Now we define the NewMachine function that constructs and returns an instance of Machine.

// NewMachine returns an instance of the state machine (Machine) after it accepts
// the details of the machine, such as initial state & state descriptions.
// It returns an error if the parameters are invalid.
func NewMachine(name string, initial StateType, states States) (*Machine, error) {
	mStates := make(map[StateType]state)

	for _, s := range states {
		state := state{
			transitions: make(map[EventType]StateType),

		for _, t := range s.Transitions {
			state.transitions[t.Event] = t.Dst

		mStates[s.Name] = state

	if _, ok := mStates[initial]; !ok {
		return nil, ErrMachineCreationFailed

	machine := &Machine{
		name:    name,
		states:  mStates,
		initial: initial,

	return machine, nil

Right now, we have only defined structures, types and the constructor. We still need to code the behavior of our Machine, such as a method that helps us transition to the next state and another to return the current state of the machine.

// Returns the current state that the machine is in.
func (m *Machine) Current() StateType {
	if m.current == "" {
		return m.initial
	return m.current

// getNextState returns the next state for a given event after considering
// the current state and it's transitions. If a valid transition doesn't exist
// it returns an error.
func (m *Machine) getNextState(event EventType) (StateType, error) {
	current := m.Current()
	next, ok := m.states[current].transitions[event]

	if !ok {
		return "", ErrEventDeclined

	return next, nil

// Transition returns the final state after accepting a valid event, and transitioning
// to the next state after considering the current state and it's transitions.
// If a valid transition doesn't exist it returns an error.
func (m *Machine) Transition(event EventType) (StateType, error) {
	next, err := m.getNextState(event)
	if err != nil {
		return m.current, ErrTransitionFailed

	m.current = next
	return next, nil

// States returns a slice of all state descriptions (StateDesc) of the state machine.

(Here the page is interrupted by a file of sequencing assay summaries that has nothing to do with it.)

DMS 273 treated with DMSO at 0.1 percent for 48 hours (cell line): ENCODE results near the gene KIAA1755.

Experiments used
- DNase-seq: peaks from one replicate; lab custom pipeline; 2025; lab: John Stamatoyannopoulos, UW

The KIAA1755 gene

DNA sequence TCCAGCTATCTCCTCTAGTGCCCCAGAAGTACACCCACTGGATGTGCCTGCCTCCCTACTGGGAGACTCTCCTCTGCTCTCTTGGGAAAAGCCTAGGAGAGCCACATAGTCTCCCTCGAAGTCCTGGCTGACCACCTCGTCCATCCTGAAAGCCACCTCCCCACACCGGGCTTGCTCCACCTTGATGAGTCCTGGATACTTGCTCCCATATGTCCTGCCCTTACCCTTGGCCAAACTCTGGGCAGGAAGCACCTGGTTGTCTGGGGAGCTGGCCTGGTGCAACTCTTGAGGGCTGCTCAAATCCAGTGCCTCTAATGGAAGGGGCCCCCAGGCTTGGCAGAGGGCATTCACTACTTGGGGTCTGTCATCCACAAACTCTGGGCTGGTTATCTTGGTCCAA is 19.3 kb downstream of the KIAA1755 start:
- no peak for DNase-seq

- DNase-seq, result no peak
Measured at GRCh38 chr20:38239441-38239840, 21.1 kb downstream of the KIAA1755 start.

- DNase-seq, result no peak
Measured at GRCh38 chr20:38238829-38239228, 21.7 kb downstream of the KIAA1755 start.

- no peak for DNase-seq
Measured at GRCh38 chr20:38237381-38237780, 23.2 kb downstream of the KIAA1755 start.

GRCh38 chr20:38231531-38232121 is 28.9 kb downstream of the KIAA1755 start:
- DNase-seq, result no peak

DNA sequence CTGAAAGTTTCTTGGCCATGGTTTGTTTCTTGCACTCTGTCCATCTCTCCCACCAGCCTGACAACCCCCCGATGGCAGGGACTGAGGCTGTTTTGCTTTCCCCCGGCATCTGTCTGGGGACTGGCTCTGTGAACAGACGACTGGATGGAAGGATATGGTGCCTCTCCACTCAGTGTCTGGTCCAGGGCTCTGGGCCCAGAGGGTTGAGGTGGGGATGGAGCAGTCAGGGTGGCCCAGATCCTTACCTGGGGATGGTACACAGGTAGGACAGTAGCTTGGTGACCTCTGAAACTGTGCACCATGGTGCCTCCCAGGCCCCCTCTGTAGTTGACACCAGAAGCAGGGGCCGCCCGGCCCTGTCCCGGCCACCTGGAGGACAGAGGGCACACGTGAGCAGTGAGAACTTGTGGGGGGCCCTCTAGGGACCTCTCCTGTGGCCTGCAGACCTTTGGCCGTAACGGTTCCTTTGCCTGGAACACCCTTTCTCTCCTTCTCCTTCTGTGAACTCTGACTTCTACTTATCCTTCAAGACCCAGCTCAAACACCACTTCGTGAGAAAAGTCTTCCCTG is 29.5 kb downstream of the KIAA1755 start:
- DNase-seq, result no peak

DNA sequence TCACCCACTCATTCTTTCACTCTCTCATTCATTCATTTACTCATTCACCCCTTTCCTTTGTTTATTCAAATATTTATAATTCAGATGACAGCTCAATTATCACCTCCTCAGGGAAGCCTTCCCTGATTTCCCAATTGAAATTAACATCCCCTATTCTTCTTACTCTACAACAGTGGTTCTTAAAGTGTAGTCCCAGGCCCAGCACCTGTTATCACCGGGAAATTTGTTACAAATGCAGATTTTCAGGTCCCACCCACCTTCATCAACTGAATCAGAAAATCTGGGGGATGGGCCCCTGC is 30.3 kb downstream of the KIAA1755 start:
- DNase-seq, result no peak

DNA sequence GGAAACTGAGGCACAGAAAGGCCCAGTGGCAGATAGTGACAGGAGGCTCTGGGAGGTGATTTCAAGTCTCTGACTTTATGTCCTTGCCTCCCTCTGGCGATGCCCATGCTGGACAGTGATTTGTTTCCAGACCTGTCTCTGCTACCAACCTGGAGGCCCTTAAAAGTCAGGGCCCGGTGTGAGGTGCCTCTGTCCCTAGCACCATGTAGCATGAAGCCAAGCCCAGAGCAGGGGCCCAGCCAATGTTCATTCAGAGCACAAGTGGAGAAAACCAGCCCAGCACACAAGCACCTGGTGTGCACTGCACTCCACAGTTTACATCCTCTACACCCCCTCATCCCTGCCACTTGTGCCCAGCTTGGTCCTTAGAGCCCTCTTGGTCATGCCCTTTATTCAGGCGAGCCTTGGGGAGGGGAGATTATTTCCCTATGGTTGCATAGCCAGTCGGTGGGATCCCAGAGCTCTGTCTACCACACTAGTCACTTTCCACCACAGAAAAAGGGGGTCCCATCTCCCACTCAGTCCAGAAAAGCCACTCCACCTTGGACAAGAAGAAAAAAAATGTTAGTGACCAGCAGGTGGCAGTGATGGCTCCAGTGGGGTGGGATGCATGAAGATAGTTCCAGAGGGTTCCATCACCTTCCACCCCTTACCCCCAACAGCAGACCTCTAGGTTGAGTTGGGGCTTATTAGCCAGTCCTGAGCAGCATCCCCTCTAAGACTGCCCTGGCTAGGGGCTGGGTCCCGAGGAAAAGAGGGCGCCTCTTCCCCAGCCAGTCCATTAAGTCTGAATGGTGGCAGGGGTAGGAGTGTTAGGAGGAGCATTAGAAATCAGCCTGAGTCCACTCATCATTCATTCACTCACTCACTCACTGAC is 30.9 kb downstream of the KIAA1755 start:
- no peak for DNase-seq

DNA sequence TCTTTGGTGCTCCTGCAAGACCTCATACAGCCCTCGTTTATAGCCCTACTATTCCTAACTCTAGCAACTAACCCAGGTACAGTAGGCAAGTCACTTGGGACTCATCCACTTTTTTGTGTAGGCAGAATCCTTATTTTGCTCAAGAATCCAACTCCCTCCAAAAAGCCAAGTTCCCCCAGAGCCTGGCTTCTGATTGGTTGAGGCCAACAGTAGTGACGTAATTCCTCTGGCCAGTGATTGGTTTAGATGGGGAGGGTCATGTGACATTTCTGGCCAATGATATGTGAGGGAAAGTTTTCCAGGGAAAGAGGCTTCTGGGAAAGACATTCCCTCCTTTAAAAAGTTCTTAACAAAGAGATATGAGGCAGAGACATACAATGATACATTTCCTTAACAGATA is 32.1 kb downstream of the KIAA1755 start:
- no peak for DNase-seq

func (m *Machine) States() States {
	states := make(States, 0)

	for name, state := range m.states {
		s := StateDesc{
			Name:        name,
			Transitions: make(Transitions, 0),

		for tname, dst := range state.transitions {
			s.Transitions = append(s.Transitions, Transition{
				Event: tname,
				Dst:   dst,

		states = append(states, s)

	return states

I’ve added a third method States() that returns all state descriptions of a Machine. We’ll use this later to implement the drawing module.

Next, we define the errors we’ve mentioned above.

import "errors"

// ErrMachineCreationFailed is the error returned when creation fails.
var ErrMachineCreationFailed = errors.New("machine creation failed")

// ErrTransitionFailed is the error returned when a transition fails.
// This can be due to an invalid event.
var ErrTransitionFailed = errors.New("transition failed")

// ErrEventDeclined is the error returned when an event cannot be
// processed by the state machine, due to it's current state.
var ErrEventDeclined = errors.New("event declined")

The error interface in Golang is simple and it just exposes an Error method, which returns a string.

Modelling the traffic signal using our FSM library

Since we have our Machine ready, we can use it to describe our traffic signals.

const (
	Green StateType = "Green"
	Amber StateType = "Amber"
	Red   StateType = "Red"

const (
	TimerExpire EventType = "TimerExpire"
	Reset       EventType = "Reset"

machine, err := NewMachine(
			Name: Green,
			Transitions: Transitions{
				{Event: TimerExpire, Dst: Amber},
				{Event: Reset, Dst: Amber},
			Name: Amber,
			Transitions: Transitions{
				{Event: TimerExpire, Dst: Red},
				{Event: Reset, Dst: Amber},
			Name: Red,
			Transitions: Transitions{
				{Event: TimerExpire, Dst: Green},
				{Event: Reset, Dst: Amber},

Next, we can transition between states using:


The TimerExpire event will cause the our traffic lights state machine to react to this event and switch from Green to Amber state.